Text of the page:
Although we made windows the factory was built out of solid cement. The company refused to add windows to the factory because we might get distracted and stare outside too much. The sight of the blue sky might entice us into daydreaming. We were there to work. If we wanted sunlight we had to wait until the lunch bell rang, and then we could dash salivating for a look outside. In the meantime, we stood in the limited range of our work stations until we could leave. Since I had no seniority I could not select the radio station. I stood in the same spot for eight hours each day, listening to Country music, while I wrapped gray rubber straps along the side of windows, then pounded on a metal frame with a wooden hammer. In retrospect, it doesn’t sound like career material, but at the time I was eager to develop this skill.
The factory had a quota system. I had to satch 150 windows each shift. The problem was that I wasn’t any good at it. I had gaps and folds in my rubber wrap. My German friend could finish the task perfectly in seconds. I often coaxed my friend for tips about improving my work, so I wouldn’t get fired if for not making the quota. I didn’t want to disappoint my friend or his father by failing. Therefore, I would sneak defective products past the assembly line before my bosses found out. I found tricks like crushing the rubber so that it fit correctly or stuffing mistakes under the frame so they couldn’t be seen. I also improved my skills a little each day. Each work day was like a race. If I met my quota I loved my job and felt great accomplishment. If I failed to produce the goods, I would torment myself with my failure, and even dream at night of satching rubber around windows. When I finally developed to the point of 150 windows a day they raised my quota to 200. The manager hinted that I better reach this new quota since the company was planning a series of future layoffs.
The lay offs began to spread like a fungus during Christmas time, as I struggled to produce 200 windows per day. A few older men were given their final paycheck and let go without notice as they punched out their time card. They would vanish thereafter without a trace. At first the layoffs took place in other departments so we didn’t worry about it. But, each day the fungus spread further. Soon some of my colleagues lost their jobs. They had been around for years and were satching over 250 windows per day. I thought that I would be next to go for sure. In my mind I calculated how much money I needed to save in order to cover rent and heating bills through winter. I also had to save money for utilities, cat food, and Christmas presents. Instead of concentrating on my job I could only focus on my dire financial situation. For the first time, I began to sell recreational drugs to supplement my income. Other workers started ingesting speed or snorting crank to work faster. It was good business to supply panicking employees. These discreet transaction provided security in case I lost my job. The distraction of possible layoffs had its repercussion. I started busting glass in fear of not reaching my quota. I would hurry too fast and split a crack down the side of the window. If the boss was away I would hide the shattered merchandise in another room. I sliced fingers many times in effort to finish 200 windows. The frames and rubber satching were stained with my blood.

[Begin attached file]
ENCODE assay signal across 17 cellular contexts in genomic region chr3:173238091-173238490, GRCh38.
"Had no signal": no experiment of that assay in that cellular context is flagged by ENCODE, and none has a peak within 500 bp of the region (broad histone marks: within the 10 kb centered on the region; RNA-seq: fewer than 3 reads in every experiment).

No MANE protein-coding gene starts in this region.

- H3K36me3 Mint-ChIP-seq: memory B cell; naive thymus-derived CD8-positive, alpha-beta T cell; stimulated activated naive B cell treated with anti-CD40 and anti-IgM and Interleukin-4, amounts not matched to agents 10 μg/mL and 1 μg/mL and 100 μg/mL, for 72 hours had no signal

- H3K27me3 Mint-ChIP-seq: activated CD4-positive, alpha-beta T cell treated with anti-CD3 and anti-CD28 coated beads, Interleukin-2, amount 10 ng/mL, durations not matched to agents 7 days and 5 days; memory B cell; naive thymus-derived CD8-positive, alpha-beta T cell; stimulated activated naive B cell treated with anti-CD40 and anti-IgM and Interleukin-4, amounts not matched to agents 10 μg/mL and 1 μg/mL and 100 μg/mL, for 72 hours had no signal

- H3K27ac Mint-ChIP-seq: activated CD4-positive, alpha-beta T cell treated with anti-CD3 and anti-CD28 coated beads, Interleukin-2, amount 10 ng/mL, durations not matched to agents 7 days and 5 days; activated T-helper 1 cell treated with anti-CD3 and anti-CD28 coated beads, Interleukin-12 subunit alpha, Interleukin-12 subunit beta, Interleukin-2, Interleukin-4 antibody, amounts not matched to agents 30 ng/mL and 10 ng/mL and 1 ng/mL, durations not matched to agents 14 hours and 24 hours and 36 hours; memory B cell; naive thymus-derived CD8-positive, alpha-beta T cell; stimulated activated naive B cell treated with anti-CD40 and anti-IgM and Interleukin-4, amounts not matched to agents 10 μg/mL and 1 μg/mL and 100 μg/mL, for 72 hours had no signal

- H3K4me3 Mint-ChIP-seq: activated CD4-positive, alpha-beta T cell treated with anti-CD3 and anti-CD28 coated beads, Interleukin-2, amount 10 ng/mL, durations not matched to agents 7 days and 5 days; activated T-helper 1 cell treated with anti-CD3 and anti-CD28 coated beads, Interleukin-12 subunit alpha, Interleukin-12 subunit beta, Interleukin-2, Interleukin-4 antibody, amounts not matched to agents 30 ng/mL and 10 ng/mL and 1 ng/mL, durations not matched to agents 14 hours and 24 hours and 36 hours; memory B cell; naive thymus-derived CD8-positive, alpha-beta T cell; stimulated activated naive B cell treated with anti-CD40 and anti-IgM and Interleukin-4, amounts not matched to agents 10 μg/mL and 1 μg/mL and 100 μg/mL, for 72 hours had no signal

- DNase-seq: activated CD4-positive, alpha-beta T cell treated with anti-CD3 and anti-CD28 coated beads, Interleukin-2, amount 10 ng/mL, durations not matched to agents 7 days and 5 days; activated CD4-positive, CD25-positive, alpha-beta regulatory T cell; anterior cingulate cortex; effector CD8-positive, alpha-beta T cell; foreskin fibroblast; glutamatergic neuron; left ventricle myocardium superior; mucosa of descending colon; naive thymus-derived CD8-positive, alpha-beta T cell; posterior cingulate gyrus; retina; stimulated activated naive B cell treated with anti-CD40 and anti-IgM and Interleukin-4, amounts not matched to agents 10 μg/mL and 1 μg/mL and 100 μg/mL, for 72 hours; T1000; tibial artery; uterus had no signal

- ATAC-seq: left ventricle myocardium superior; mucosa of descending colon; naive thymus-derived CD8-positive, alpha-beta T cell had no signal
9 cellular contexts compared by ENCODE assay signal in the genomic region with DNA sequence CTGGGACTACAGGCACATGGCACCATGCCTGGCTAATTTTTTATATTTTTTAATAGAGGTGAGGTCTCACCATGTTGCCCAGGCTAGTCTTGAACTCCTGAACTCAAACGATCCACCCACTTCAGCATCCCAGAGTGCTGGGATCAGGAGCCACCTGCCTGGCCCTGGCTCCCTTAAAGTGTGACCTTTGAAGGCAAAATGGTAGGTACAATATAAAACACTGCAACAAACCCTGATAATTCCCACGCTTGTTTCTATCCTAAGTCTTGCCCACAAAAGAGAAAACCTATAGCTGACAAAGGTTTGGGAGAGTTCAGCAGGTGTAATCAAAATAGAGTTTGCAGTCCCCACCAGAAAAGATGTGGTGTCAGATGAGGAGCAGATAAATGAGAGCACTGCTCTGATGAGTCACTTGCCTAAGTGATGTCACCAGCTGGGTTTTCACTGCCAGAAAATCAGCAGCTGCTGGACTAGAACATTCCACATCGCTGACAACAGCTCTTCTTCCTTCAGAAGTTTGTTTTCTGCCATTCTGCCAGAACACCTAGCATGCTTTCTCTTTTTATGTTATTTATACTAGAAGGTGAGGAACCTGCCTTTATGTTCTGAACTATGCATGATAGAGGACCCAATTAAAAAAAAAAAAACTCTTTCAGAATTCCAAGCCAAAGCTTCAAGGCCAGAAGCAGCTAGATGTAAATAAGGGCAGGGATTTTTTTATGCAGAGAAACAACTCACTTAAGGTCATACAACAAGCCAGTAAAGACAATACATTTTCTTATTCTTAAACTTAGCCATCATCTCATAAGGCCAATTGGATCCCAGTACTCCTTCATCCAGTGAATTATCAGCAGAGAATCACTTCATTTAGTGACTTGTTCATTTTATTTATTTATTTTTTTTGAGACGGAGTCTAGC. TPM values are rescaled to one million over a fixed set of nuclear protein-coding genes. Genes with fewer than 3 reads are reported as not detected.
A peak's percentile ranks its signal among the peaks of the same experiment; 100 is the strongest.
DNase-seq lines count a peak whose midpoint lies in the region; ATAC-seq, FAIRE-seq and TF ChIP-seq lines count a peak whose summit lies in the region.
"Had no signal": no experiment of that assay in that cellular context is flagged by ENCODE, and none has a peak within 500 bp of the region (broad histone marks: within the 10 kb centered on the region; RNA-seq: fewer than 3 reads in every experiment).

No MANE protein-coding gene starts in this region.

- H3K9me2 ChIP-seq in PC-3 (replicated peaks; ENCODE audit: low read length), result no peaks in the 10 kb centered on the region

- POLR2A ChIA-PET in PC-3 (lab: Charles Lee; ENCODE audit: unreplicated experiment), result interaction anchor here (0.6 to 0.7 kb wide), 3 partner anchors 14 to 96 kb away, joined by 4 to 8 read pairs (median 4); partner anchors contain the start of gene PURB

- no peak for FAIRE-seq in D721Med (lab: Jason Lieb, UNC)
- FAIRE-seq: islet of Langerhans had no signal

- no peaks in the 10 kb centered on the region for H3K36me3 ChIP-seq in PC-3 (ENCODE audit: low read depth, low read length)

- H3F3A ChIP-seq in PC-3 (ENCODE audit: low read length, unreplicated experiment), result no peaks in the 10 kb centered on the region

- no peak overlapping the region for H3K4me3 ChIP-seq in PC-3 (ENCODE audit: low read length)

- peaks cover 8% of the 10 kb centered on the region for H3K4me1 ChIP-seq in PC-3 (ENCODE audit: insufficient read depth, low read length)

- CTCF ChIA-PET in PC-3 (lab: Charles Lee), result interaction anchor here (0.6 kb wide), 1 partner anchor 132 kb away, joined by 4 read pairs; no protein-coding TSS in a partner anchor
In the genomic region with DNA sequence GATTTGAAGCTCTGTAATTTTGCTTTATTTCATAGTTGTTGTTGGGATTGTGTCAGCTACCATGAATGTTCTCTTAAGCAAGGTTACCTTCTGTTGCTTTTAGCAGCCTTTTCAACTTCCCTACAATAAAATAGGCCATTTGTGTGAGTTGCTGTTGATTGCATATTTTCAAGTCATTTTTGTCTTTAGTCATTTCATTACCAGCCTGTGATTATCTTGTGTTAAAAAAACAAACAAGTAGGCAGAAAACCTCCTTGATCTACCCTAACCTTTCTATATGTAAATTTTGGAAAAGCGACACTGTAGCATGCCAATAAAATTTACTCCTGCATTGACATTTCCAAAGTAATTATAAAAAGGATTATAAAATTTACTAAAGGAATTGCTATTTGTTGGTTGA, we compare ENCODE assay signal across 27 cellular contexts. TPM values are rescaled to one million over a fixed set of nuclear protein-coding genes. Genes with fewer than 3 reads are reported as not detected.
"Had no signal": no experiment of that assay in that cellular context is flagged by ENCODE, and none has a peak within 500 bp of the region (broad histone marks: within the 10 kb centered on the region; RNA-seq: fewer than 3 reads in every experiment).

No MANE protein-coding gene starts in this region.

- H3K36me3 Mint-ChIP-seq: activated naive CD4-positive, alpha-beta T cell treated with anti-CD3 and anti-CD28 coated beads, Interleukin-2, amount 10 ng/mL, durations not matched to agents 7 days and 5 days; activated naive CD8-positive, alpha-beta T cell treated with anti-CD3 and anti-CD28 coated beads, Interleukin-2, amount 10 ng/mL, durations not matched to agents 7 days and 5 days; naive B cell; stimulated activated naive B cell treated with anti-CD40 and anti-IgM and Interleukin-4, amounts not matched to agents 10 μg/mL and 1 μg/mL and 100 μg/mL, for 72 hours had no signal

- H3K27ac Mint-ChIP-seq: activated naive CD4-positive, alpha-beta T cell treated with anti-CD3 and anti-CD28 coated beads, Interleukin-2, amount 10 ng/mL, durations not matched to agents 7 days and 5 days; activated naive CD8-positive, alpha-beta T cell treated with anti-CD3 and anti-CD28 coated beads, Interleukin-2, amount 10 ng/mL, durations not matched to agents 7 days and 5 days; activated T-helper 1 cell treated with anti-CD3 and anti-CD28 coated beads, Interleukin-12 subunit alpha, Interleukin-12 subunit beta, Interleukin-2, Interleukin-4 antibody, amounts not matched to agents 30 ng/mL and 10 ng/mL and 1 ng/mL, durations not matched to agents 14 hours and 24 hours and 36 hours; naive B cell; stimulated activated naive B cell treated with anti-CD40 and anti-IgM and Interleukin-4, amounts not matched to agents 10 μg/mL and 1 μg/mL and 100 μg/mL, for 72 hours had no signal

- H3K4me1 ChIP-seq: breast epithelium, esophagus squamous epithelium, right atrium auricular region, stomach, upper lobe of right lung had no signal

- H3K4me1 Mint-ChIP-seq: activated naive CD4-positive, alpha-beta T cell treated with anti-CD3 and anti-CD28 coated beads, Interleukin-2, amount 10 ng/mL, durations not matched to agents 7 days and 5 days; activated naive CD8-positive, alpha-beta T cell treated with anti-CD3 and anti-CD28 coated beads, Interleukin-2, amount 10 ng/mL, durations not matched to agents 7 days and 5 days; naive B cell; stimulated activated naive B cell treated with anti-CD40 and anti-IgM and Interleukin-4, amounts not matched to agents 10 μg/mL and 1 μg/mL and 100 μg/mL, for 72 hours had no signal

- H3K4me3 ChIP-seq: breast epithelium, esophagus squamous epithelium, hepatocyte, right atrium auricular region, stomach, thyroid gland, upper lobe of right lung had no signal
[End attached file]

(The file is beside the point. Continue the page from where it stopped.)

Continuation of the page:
Still I was not released from work. In the reflections of cracked windows I could see bosses fire other employees. It was low profile, but you caught glimpses every now and then – like a grown man crying in the bathroom, like jokes about which disgruntled workers were most likely to “go postal” and bring guns to work to shoot everybody (an actual trend at federal post offices during this time). The factory was letting good workers go. They released staff that were much more talented than myself. Men with families – with several children – were dismissed during the month of Christmas. It didn’t seem right how they lost jobs while I remained. They had better skills than me. Eventually, I asked a few workers about this. I feared that I remained employed only because of my friend’s influence. A Hispanic employee at the factory, a former repossession worker, explained to me what was going on. He accurately predicted, “They will keep us because we only earn $7, while they will dismiss the older workers that earn $10. The company needs to please its stock holders by demonstrating end of the year profit”. He had seen it done many times before. The factory worried about taxes, inventory, and stock margins since the year was coming to its close. Labor is always the first thing to get trimmed. But, it was the senior employees with higher wages that were losing their jobs more quickly. The employees that worked for several years at the factory had been given gradual wage increases, so even with our mistakes rookies were considered more cost-efficient as low-paid trainees.